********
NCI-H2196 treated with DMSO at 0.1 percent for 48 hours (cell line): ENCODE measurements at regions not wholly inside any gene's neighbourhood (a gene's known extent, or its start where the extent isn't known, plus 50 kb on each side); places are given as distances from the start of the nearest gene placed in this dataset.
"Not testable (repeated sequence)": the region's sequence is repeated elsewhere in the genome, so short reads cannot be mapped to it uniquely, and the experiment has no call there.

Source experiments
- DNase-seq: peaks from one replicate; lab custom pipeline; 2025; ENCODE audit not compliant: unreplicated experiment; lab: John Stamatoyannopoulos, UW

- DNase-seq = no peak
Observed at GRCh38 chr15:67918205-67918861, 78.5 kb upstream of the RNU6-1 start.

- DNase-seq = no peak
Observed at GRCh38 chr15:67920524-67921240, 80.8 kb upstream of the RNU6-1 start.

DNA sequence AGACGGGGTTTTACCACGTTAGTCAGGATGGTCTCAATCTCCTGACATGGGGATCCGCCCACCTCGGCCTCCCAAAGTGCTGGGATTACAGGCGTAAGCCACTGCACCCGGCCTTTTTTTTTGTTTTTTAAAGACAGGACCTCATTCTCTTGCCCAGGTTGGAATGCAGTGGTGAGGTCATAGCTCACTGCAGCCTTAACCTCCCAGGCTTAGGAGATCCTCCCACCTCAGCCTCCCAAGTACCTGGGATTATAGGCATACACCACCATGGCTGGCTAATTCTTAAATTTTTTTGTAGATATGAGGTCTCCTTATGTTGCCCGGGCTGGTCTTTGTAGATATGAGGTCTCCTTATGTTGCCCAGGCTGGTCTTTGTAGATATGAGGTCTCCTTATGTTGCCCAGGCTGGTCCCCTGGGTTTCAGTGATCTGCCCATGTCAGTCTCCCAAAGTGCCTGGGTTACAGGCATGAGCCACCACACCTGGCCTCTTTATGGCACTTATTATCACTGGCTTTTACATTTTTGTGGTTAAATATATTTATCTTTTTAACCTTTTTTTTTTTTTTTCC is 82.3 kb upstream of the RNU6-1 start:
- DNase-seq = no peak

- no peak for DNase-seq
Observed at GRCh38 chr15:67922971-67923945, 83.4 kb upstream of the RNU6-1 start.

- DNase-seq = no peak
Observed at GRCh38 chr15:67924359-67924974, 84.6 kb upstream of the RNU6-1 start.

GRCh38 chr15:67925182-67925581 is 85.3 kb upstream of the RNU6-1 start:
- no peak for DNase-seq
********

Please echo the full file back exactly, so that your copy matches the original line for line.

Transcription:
NCI-H2196 treated with DMSO at 0.1 percent for 48 hours (cell line): ENCODE measurements at regions not wholly inside any gene's neighbourhood (a gene's known extent, or its start where the extent isn't known, plus 50 kb on each side); places are given as distances from the start of the nearest gene placed in this dataset.
"Not testable (repeated sequence)": the region's sequence is repeated elsewhere in the genome, so short reads cannot be mapped to it uniquely, and the experiment has no call there.

Source experiments
- DNase-seq: peaks from one replicate; lab custom pipeline; 2025; ENCODE audit not compliant: unreplicated experiment; lab: John Stamatoyannopoulos, UW

- DNase-seq = no peak
Observed at GRCh38 chr15:67918205-67918861, 78.5 kb upstream of the RNU6-1 start.

- DNase-seq = no peak
Observed at GRCh38 chr15:67920524-67921240, 80.8 kb upstream of the RNU6-1 start.

DNA sequence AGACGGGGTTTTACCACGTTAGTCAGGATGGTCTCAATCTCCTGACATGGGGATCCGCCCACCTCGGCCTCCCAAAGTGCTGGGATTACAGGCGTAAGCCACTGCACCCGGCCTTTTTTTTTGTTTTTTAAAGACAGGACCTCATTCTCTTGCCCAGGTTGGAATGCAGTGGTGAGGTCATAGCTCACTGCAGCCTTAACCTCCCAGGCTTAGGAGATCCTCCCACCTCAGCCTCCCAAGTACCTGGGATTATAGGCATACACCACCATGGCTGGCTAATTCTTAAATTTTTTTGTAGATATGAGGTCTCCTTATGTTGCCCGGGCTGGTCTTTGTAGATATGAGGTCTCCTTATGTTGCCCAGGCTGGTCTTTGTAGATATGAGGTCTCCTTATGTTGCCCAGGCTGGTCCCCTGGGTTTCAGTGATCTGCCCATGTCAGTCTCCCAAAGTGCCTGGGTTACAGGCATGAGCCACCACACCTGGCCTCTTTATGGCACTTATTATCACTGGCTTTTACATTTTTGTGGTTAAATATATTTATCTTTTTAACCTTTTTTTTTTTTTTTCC is 82.3 kb upstream of the RNU6-1 start:
- DNase-seq = no peak

- no peak for DNase-seq
Observed at GRCh38 chr15:67922971-67923945, 83.4 kb upstream of the RNU6-1 start.

- DNase-seq = no peak
Observed at GRCh38 chr15:67924359-67924974, 84.6 kb upstream of the RNU6-1 start.

GRCh38 chr15:67925182-67925581 is 85.3 kb upstream of the RNU6-1 start:
- no peak for DNase-seq